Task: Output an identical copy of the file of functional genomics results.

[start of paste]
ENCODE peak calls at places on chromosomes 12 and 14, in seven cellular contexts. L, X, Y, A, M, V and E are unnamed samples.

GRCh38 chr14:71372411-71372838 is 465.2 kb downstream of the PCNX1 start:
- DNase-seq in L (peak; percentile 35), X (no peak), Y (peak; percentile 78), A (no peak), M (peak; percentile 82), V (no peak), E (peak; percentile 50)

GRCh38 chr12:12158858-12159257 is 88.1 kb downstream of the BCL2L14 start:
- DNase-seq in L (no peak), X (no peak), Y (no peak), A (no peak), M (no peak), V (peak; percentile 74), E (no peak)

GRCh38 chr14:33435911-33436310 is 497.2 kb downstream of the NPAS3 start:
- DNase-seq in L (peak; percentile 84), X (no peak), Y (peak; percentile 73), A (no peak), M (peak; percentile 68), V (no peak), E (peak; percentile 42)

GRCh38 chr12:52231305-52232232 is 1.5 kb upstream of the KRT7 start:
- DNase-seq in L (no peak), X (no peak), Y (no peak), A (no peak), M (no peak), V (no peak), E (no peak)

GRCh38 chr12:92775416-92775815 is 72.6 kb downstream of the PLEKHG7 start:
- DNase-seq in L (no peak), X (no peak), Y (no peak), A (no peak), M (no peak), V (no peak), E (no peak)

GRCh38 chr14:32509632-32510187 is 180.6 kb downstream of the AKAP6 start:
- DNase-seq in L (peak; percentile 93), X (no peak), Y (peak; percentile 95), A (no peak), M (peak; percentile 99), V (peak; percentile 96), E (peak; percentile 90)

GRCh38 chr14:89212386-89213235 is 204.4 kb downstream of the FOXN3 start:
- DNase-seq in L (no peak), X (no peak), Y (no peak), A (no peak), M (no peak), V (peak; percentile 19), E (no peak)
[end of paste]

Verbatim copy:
ENCODE peak calls at places on chromosomes 12 and 14, in seven cellular contexts. L, X, Y, A, M, V and E are unnamed samples.

GRCh38 chr14:71372411-71372838 is 465.2 kb downstream of the PCNX1 start:
- DNase-seq in L (peak; percentile 35), X (no peak), Y (peak; percentile 78), A (no peak), M (peak; percentile 82), V (no peak), E (peak; percentile 50)

GRCh38 chr12:12158858-12159257 is 88.1 kb downstream of the BCL2L14 start:
- DNase-seq in L (no peak), X (no peak), Y (no peak), A (no peak), M (no peak), V (peak; percentile 74), E (no peak)

GRCh38 chr14:33435911-33436310 is 497.2 kb downstream of the NPAS3 start:
- DNase-seq in L (peak; percentile 84), X (no peak), Y (peak; percentile 73), A (no peak), M (peak; percentile 68), V (no peak), E (peak; percentile 42)

GRCh38 chr12:52231305-52232232 is 1.5 kb upstream of the KRT7 start:
- DNase-seq in L (no peak), X (no peak), Y (no peak), A (no peak), M (no peak), V (no peak), E (no peak)

GRCh38 chr12:92775416-92775815 is 72.6 kb downstream of the PLEKHG7 start:
- DNase-seq in L (no peak), X (no peak), Y (no peak), A (no peak), M (no peak), V (no peak), E (no peak)

GRCh38 chr14:32509632-32510187 is 180.6 kb downstream of the AKAP6 start:
- DNase-seq in L (peak; percentile 93), X (no peak), Y (peak; percentile 95), A (no peak), M (peak; percentile 99), V (peak; percentile 96), E (peak; percentile 90)

GRCh38 chr14:89212386-89213235 is 204.4 kb downstream of the FOXN3 start:
- DNase-seq in L (no peak), X (no peak), Y (no peak), A (no peak), M (no peak), V (peak; percentile 19), E (no peak)